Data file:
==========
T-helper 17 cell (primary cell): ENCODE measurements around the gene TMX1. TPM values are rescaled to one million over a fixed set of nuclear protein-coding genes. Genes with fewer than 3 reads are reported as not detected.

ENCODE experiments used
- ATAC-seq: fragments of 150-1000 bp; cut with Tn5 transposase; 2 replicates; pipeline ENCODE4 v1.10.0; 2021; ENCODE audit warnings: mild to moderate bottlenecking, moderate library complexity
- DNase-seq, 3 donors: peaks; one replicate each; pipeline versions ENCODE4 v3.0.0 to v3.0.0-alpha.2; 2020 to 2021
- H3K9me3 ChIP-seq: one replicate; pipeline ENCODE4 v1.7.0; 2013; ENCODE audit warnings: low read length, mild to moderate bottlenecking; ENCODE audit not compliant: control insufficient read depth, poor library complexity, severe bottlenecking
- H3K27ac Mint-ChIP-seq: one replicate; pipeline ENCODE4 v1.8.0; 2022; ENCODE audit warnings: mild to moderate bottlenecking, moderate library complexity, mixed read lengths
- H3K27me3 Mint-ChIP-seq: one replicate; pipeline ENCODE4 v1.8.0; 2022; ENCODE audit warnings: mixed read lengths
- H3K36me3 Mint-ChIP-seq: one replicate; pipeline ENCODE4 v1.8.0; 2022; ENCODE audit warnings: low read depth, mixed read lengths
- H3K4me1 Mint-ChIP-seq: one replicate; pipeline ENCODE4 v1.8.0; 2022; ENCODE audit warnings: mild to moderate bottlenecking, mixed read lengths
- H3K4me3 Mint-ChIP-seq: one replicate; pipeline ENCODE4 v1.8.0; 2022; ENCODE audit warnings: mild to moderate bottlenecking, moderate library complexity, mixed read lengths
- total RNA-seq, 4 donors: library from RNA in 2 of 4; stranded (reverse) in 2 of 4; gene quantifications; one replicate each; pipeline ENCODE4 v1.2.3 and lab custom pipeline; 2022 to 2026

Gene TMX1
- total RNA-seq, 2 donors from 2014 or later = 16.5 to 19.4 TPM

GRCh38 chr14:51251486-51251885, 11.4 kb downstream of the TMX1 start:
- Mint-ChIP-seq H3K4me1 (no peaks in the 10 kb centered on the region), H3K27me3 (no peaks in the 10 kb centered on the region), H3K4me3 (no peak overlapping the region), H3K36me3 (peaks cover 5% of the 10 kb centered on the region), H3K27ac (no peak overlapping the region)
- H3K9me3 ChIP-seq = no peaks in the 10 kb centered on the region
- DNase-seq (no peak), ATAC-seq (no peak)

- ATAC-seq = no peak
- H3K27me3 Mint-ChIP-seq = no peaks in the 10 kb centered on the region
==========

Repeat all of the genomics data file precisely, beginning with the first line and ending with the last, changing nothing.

T-helper 17 cell (primary cell): ENCODE measurements around the gene TMX1. TPM values are rescaled to one million over a fixed set of nuclear protein-coding genes. Genes with fewer than 3 reads are reported as not detected.

ENCODE experiments used
- ATAC-seq: fragments of 150-1000 bp; cut with Tn5 transposase; 2 replicates; pipeline ENCODE4 v1.10.0; 2021; ENCODE audit warnings: mild to moderate bottlenecking, moderate library complexity
- DNase-seq, 3 donors: peaks; one replicate each; pipeline versions ENCODE4 v3.0.0 to v3.0.0-alpha.2; 2020 to 2021
- H3K9me3 ChIP-seq: one replicate; pipeline ENCODE4 v1.7.0; 2013; ENCODE audit warnings: low read length, mild to moderate bottlenecking; ENCODE audit not compliant: control insufficient read depth, poor library complexity, severe bottlenecking
- H3K27ac Mint-ChIP-seq: one replicate; pipeline ENCODE4 v1.8.0; 2022; ENCODE audit warnings: mild to moderate bottlenecking, moderate library complexity, mixed read lengths
- H3K27me3 Mint-ChIP-seq: one replicate; pipeline ENCODE4 v1.8.0; 2022; ENCODE audit warnings: mixed read lengths
- H3K36me3 Mint-ChIP-seq: one replicate; pipeline ENCODE4 v1.8.0; 2022; ENCODE audit warnings: low read depth, mixed read lengths
- H3K4me1 Mint-ChIP-seq: one replicate; pipeline ENCODE4 v1.8.0; 2022; ENCODE audit warnings: mild to moderate bottlenecking, mixed read lengths
- H3K4me3 Mint-ChIP-seq: one replicate; pipeline ENCODE4 v1.8.0; 2022; ENCODE audit warnings: mild to moderate bottlenecking, moderate library complexity, mixed read lengths
- total RNA-seq, 4 donors: library from RNA in 2 of 4; stranded (reverse) in 2 of 4; gene quantifications; one replicate each; pipeline ENCODE4 v1.2.3 and lab custom pipeline; 2022 to 2026

Gene TMX1
- total RNA-seq, 2 donors from 2014 or later = 16.5 to 19.4 TPM

GRCh38 chr14:51251486-51251885, 11.4 kb downstream of the TMX1 start:
- Mint-ChIP-seq H3K4me1 (no peaks in the 10 kb centered on the region), H3K27me3 (no peaks in the 10 kb centered on the region), H3K4me3 (no peak overlapping the region), H3K36me3 (peaks cover 5% of the 10 kb centered on the region), H3K27ac (no peak overlapping the region)
- H3K9me3 ChIP-seq = no peaks in the 10 kb centered on the region
- DNase-seq (no peak), ATAC-seq (no peak)

- ATAC-seq = no peak
- H3K27me3 Mint-ChIP-seq = no peaks in the 10 kb centered on the region